- Evidence Preview and Evidence Preview Meeting: If CMS determines that the product is an appropriate candidate, CMS will initiate an Evidence Preview, which is a systematic literature review that would provide early feedback on the strengths and weaknesses of the publicly available evidence for a specific item or service. CMS anticipates that the Evidence Preview will take approximately 12 weeks to complete. CMS will share the Evidence Preview with the manufacturer and manufacturers will have an opportunity to propose corrections and raise any concerns. For manufacturers who withdraw from the TCET pathway following the completion of an Evidence Preview, there will be no publicly posted tracking sheet and no public notification that an Evidence Preview was completed.
- Manufacturer’s Decision to Continue or Discontinue with the TCET Pathway: If the manufacturer decides to continue, the next step would include a manufacturer’s submission of a formal NCD letter expressing the manufacturer’s desire for CMS to open a TCET NCD analysis.
- Evidence Development Plan: If evidence gaps are identified by CMS and/or AHRQ during the Evidence Preview, the manufacturer should also submit an EDP to CMS that sufficiently addresses the evidence gaps identified in the Evidence Preview. CMS is partnering with AHRQ to consider how to incorporate greater flexibility into the CED paradigm by allowing fit-for-purpose evidence study designs that meet rigorous CMS evidence requirements.
- EDP Submission Timing, Meeting, and Finalization: CMS will have 30 business days to review the proposed EDP, including sharing it with AHRQ, and provide written feedback to the manufacturer. After the initial review, CMS will meet with the manufacturer and, where appropriate, AHRQ. The manufacturer and CMS will have another 60 business days (with potential for extension) to make any adjustments to the EDP.
2. Coverage under the TCET Pathway
- CMS NCD Review and Timing: If a device that is accepted into the TCET pathway receives FDA marketing authorization, CMS will initiate the NCD process by posting a tracking sheet following FDA market authorization (that is, the date the device receives PMA approval; 510(k) clearance; or the granting of a De Novo request) pending a CMS and AHRQ-approved EDP. CMS states that the manufacturer may also request that their device be withdrawn from the TCET pathway at this stage in the process, in which case CMS would not proceed with the NCD review.
The process for Medicare coverage under the TCET pathway would follow the NCD statutory timeframes in section 1862(l) of the Act. CMS would start the process by posting a tracking sheet and elements of the finalized Evidence Preview, specifically the non-proprietary information, which would initiate the start of a 30-day public comment period. Following further CMS review and analysis of public comments, CMS would issue a proposed TCET NCD and EDP within 6 months of opening the NCD. There would be a 30-day public comment period on the proposed TCET NCD and EDP and a final TCET NCD would be due within 90 days of the release of the proposed TCET NCD.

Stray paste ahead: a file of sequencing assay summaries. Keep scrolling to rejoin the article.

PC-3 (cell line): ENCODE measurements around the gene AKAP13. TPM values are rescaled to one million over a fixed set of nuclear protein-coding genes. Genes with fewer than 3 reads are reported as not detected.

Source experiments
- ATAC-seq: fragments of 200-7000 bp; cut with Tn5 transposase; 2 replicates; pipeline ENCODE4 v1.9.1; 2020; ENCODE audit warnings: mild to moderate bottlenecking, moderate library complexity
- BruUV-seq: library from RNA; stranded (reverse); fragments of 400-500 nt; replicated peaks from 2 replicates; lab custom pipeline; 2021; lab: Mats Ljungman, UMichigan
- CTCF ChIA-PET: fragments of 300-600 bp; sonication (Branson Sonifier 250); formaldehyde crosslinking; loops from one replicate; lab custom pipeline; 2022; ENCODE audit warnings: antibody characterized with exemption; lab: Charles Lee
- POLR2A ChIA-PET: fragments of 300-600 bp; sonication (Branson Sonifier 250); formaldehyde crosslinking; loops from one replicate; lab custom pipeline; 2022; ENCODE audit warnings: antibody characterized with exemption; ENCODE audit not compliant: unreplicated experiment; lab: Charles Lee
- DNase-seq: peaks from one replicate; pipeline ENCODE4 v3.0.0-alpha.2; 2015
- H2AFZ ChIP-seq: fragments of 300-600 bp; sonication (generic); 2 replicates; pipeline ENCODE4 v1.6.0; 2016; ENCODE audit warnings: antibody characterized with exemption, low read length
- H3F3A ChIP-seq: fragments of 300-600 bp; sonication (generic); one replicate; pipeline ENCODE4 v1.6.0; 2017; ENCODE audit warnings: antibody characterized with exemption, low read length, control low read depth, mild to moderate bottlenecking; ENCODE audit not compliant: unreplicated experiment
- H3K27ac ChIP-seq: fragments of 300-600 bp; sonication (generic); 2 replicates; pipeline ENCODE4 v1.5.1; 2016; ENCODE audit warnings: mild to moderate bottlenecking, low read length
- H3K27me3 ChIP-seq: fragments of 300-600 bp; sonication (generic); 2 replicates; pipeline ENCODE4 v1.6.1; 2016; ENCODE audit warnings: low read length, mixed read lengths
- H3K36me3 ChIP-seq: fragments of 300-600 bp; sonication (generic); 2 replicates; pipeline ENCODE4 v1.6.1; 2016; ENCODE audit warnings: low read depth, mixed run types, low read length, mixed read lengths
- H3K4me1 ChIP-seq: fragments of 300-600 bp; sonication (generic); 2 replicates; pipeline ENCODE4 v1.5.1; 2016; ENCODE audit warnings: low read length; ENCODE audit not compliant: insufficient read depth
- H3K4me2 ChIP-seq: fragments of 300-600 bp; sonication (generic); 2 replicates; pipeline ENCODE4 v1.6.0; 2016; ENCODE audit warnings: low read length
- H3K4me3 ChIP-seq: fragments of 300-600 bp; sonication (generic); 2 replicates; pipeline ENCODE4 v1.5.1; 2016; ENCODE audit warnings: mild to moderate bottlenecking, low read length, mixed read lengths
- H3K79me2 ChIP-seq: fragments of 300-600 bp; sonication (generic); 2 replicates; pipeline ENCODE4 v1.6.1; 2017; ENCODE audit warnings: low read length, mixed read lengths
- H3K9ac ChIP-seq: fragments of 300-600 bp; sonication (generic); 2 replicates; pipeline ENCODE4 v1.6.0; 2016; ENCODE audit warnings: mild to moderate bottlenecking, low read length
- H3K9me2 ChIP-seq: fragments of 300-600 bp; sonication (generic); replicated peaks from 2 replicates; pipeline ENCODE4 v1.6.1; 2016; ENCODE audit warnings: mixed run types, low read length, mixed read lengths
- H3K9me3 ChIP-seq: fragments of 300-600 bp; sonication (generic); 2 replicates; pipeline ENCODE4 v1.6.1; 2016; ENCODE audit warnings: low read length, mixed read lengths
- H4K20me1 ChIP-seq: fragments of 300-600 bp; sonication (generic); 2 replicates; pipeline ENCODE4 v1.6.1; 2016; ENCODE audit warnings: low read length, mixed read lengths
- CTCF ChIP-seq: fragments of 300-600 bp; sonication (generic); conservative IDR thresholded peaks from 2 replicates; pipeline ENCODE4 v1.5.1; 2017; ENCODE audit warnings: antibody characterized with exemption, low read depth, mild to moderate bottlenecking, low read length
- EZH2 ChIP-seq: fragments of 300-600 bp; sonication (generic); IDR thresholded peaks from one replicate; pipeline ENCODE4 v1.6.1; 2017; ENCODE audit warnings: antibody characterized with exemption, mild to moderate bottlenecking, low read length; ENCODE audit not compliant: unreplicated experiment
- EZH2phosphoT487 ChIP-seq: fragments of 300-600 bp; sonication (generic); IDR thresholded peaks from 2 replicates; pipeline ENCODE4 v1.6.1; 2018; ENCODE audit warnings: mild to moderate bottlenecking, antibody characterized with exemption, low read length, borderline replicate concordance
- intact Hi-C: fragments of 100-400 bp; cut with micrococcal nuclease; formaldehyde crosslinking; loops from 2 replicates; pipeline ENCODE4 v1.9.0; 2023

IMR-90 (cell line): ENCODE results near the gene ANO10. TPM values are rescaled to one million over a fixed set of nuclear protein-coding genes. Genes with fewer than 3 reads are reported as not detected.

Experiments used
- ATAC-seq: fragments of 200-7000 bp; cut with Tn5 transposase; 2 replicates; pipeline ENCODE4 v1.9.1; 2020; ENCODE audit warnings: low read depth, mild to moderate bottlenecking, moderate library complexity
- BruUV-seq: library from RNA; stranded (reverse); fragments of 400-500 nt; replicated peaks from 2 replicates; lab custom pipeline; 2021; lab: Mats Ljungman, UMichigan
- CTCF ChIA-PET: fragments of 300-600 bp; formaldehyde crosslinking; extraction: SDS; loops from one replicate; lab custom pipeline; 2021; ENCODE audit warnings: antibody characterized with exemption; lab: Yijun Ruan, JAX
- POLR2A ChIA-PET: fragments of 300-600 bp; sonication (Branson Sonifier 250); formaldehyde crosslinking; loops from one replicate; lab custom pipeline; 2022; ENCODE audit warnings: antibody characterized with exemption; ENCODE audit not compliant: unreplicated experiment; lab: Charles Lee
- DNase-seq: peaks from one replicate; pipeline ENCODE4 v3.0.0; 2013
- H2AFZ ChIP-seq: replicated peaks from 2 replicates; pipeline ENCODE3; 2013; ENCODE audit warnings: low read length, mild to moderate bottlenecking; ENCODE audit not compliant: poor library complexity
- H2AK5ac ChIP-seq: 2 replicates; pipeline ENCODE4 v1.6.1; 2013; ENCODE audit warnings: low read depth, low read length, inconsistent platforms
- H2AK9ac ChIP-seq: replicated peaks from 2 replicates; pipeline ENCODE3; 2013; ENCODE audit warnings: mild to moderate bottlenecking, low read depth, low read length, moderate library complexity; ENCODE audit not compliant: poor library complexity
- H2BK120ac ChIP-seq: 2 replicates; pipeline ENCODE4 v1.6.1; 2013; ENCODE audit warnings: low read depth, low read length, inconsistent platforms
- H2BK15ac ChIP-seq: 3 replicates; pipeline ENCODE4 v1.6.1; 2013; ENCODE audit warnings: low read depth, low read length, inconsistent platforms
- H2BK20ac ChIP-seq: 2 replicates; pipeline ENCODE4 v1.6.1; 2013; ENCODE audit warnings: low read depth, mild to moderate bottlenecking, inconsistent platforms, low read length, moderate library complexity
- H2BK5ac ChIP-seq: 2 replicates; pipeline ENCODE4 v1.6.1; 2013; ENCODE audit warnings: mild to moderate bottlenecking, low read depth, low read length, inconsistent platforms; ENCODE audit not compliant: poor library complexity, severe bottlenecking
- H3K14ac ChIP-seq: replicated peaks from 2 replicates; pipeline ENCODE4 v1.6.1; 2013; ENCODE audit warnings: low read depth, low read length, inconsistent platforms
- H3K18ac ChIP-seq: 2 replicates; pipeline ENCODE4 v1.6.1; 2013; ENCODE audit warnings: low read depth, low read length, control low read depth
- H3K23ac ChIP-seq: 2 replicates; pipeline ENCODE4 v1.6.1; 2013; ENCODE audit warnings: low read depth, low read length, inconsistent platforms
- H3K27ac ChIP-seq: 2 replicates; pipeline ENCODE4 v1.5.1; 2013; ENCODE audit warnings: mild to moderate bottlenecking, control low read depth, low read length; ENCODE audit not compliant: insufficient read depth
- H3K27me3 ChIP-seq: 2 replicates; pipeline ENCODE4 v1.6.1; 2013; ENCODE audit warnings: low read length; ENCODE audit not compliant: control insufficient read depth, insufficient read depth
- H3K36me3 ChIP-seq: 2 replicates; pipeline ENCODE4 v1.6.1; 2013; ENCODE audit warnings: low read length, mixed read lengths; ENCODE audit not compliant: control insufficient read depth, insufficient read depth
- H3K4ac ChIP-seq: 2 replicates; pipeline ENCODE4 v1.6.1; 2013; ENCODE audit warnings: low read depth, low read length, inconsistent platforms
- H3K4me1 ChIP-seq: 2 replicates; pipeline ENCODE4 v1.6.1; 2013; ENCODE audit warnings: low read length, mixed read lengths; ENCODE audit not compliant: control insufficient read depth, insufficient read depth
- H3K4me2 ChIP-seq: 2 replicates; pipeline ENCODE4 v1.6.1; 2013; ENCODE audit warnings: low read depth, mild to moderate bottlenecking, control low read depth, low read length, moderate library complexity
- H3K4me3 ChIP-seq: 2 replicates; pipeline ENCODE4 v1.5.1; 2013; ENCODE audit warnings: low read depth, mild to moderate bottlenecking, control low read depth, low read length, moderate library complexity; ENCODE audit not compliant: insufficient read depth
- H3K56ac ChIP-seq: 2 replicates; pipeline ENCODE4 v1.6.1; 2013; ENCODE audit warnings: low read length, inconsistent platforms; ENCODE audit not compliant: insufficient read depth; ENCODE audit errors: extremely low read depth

- Request for specific stakeholder input on the evidence base and conditions of coverage: CMS strongly encourages expert input and recommended conditions of coverage (with special attention to appropriate beneficiary safeguards) from relevant specialty societies and patient advocacy organizations. CMS encourages these organizations to publicly post on their website any additional feedback, including relevant practice guidelines, within 90 days of CMS’s opening of the NCD, and to notify CMS when recommendations have been posted.
- Coverage of Similar Devices: To be eligible for coverage under a TCET NCD, devices similar to the specific breakthrough-designated device would be subject to the same coverage conditions, including a requirement to post an EDP.
- Duration of coverage under the TCET pathway: In general, CMS anticipates this transitional coverage period would last for a period of 3 to 5 years as evidence is generated to address evidence gaps identified in the Evidence Preview. However, CMS retains the right to reconsider an NCD at any point in time.
3. Transition to Post-TCET Coverage
- Updated evidence review: CMS intends to conduct an updated evidence review within 6 calendar months of the review date specified in the EDP. CMS will assess whether the evidence is sufficient to reach the reasonable and necessary standard. CMS will also review applicable practice guidelines and consensus statements and consider whether the conditions of coverage remain appropriate. CMS will collaborate with AHRQ and FDA as appropriate.
- NCD Reconsideration: Based upon the updated evidence review and consideration of any applicable practice guidelines, CMS states that it will open an NCD reconsideration by posting a proposed decision, either: (1) an NCD without evidence development requirements; (2) an NCD with continued evidence development requirements; (3) a non-coverage NCD; or (4) permitting local MAC discretion to make a decision under section 1862(a)(1)(A) of the Act.
CMS states that neither an FDA market authorization nor a CMS approval of an EDP guarantees a favorable coverage decision. Standard NCD processes and timelines will continue to apply, and following a 30-day public comment period, CMS will have 60 days to finalize the NCD reconsideration.
As started earlier, comments on CMS’ proposed notice close on August 28. For more information on how the notice could impact your organization, please contact the professionals listed below, or your regular Crowell Health Solutions contact.